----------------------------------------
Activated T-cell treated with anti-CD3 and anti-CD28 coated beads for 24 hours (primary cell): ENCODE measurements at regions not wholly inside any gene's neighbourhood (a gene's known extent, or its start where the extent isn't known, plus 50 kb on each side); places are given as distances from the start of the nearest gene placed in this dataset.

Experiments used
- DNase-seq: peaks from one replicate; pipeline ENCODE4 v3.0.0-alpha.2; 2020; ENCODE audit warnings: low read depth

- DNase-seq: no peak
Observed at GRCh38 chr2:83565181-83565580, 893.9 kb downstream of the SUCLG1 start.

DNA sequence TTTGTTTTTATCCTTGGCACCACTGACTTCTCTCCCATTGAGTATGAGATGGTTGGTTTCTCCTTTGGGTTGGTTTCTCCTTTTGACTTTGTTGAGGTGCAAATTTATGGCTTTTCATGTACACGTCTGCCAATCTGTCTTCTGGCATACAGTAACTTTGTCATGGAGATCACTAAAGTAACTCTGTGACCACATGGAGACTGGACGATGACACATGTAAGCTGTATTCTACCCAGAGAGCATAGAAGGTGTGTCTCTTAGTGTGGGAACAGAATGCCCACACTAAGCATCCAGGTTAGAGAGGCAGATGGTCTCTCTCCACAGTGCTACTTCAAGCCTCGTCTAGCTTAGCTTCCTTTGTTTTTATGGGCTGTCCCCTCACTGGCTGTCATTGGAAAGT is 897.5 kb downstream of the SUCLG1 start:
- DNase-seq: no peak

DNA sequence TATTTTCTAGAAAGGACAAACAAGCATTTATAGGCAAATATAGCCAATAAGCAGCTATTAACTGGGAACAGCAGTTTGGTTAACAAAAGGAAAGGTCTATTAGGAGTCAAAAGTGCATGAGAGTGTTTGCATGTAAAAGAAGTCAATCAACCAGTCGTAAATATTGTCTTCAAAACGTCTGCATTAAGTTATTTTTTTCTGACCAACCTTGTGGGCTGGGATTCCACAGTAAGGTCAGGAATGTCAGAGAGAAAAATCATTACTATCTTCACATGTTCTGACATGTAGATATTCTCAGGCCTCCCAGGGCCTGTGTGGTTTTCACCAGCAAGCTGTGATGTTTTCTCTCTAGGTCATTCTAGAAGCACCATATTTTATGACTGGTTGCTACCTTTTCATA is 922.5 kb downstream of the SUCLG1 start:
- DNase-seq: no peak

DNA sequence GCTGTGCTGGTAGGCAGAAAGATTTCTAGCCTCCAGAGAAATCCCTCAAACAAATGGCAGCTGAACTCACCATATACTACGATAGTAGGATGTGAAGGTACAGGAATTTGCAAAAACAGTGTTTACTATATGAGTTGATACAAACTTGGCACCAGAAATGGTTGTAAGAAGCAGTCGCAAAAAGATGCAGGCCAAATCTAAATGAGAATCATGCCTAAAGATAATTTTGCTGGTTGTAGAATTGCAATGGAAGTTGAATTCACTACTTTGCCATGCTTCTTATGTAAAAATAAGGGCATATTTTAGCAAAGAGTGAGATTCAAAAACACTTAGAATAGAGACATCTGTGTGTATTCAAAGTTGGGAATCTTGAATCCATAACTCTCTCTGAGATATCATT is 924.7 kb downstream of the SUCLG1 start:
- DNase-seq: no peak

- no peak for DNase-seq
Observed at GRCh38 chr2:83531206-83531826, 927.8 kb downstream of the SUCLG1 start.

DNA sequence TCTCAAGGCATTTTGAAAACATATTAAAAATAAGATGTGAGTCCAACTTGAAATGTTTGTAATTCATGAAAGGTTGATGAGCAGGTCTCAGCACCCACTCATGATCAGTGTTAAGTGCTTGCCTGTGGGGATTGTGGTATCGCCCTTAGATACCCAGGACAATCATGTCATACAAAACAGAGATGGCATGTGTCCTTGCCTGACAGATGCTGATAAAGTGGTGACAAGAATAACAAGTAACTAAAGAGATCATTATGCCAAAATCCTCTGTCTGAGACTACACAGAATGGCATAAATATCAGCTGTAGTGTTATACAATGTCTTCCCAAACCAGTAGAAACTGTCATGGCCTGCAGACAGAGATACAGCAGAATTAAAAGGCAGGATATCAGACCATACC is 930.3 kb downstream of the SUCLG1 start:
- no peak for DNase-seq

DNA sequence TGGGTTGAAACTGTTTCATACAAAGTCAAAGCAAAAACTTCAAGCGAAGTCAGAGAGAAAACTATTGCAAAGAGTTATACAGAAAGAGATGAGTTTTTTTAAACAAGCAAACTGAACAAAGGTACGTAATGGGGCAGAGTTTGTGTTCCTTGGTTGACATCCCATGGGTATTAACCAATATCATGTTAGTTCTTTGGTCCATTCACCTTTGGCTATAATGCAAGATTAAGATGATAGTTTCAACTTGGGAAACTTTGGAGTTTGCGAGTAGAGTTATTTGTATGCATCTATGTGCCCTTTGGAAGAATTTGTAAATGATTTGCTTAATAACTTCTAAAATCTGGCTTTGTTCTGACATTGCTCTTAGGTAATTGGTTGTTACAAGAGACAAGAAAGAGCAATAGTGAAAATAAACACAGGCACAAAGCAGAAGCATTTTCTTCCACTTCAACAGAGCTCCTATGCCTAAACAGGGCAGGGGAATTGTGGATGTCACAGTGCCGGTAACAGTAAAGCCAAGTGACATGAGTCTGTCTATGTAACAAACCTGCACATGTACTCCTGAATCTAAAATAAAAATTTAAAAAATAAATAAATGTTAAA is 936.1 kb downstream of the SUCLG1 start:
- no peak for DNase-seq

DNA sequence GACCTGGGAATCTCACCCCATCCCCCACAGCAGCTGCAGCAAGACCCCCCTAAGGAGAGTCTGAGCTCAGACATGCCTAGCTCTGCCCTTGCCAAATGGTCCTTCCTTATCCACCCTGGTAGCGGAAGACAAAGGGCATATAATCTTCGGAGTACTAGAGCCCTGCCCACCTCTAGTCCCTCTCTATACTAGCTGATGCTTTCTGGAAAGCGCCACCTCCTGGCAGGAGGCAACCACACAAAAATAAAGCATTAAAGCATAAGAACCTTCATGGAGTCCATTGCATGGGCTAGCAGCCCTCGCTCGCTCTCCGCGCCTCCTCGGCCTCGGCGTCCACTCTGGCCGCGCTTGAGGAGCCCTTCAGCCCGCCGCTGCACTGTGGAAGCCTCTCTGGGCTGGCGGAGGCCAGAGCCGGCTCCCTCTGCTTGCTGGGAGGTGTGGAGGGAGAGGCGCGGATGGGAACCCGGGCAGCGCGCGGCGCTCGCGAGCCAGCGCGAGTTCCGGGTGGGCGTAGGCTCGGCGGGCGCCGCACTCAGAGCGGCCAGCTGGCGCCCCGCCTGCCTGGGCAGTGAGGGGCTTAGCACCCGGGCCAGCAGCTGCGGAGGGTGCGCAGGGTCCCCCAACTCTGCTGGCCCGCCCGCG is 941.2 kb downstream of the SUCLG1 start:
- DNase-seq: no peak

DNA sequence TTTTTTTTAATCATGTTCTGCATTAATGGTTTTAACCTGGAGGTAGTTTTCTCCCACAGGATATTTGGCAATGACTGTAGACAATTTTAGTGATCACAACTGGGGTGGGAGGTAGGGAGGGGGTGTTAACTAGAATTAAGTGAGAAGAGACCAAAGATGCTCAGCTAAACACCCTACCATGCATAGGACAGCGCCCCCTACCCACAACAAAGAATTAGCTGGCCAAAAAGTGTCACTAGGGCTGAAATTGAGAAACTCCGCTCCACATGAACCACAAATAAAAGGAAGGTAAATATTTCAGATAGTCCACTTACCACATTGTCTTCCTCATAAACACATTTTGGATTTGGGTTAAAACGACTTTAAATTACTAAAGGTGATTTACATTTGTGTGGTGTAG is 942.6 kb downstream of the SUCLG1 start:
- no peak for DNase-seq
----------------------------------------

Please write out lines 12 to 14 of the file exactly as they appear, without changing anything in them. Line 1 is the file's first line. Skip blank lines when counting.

- no peak for DNase-seq
Observed at GRCh38 chr2:83531206-83531826, 927.8 kb downstream of the SUCLG1 start.

DNA sequence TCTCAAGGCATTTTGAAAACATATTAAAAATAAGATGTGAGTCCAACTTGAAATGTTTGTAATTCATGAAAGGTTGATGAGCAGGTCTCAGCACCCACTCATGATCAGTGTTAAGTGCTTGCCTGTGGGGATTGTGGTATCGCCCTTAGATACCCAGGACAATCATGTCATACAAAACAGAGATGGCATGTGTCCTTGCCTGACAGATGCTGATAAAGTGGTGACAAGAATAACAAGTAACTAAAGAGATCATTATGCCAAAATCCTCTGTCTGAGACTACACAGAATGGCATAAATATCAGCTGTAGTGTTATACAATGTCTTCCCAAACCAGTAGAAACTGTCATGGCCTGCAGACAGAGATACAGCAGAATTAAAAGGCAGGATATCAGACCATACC is 930.3 kb downstream of the SUCLG1 start: